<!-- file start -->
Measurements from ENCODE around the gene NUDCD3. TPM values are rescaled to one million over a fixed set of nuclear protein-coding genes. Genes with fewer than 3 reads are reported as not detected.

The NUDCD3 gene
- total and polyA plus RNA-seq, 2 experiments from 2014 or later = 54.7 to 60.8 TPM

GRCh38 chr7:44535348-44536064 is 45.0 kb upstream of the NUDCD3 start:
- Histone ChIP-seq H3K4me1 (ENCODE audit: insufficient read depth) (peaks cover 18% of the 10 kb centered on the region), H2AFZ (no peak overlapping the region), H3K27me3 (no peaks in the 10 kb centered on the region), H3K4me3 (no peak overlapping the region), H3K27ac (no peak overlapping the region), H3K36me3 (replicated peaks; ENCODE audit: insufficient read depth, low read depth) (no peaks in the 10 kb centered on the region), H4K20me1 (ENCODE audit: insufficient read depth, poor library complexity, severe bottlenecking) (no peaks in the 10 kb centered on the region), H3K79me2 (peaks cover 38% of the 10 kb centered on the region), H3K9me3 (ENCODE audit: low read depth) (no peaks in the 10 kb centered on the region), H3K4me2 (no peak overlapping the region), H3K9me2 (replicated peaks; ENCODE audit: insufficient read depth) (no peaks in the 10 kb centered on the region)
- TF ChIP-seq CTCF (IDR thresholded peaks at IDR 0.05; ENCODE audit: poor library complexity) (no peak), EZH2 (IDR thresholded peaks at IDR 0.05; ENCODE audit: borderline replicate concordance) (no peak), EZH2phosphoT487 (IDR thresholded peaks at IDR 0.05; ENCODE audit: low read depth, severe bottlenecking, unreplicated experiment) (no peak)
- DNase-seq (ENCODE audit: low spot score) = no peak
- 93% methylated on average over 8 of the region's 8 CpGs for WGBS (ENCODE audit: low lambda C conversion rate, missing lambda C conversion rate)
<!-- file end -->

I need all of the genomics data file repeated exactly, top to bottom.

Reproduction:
Measurements from ENCODE around the gene NUDCD3. TPM values are rescaled to one million over a fixed set of nuclear protein-coding genes. Genes with fewer than 3 reads are reported as not detected.

The NUDCD3 gene
- total and polyA plus RNA-seq, 2 experiments from 2014 or later = 54.7 to 60.8 TPM

GRCh38 chr7:44535348-44536064 is 45.0 kb upstream of the NUDCD3 start:
- Histone ChIP-seq H3K4me1 (ENCODE audit: insufficient read depth) (peaks cover 18% of the 10 kb centered on the region), H2AFZ (no peak overlapping the region), H3K27me3 (no peaks in the 10 kb centered on the region), H3K4me3 (no peak overlapping the region), H3K27ac (no peak overlapping the region), H3K36me3 (replicated peaks; ENCODE audit: insufficient read depth, low read depth) (no peaks in the 10 kb centered on the region), H4K20me1 (ENCODE audit: insufficient read depth, poor library complexity, severe bottlenecking) (no peaks in the 10 kb centered on the region), H3K79me2 (peaks cover 38% of the 10 kb centered on the region), H3K9me3 (ENCODE audit: low read depth) (no peaks in the 10 kb centered on the region), H3K4me2 (no peak overlapping the region), H3K9me2 (replicated peaks; ENCODE audit: insufficient read depth) (no peaks in the 10 kb centered on the region)
- TF ChIP-seq CTCF (IDR thresholded peaks at IDR 0.05; ENCODE audit: poor library complexity) (no peak), EZH2 (IDR thresholded peaks at IDR 0.05; ENCODE audit: borderline replicate concordance) (no peak), EZH2phosphoT487 (IDR thresholded peaks at IDR 0.05; ENCODE audit: low read depth, severe bottlenecking, unreplicated experiment) (no peak)
- DNase-seq (ENCODE audit: low spot score) = no peak
- 93% methylated on average over 8 of the region's 8 CpGs for WGBS (ENCODE audit: low lambda C conversion rate, missing lambda C conversion rate)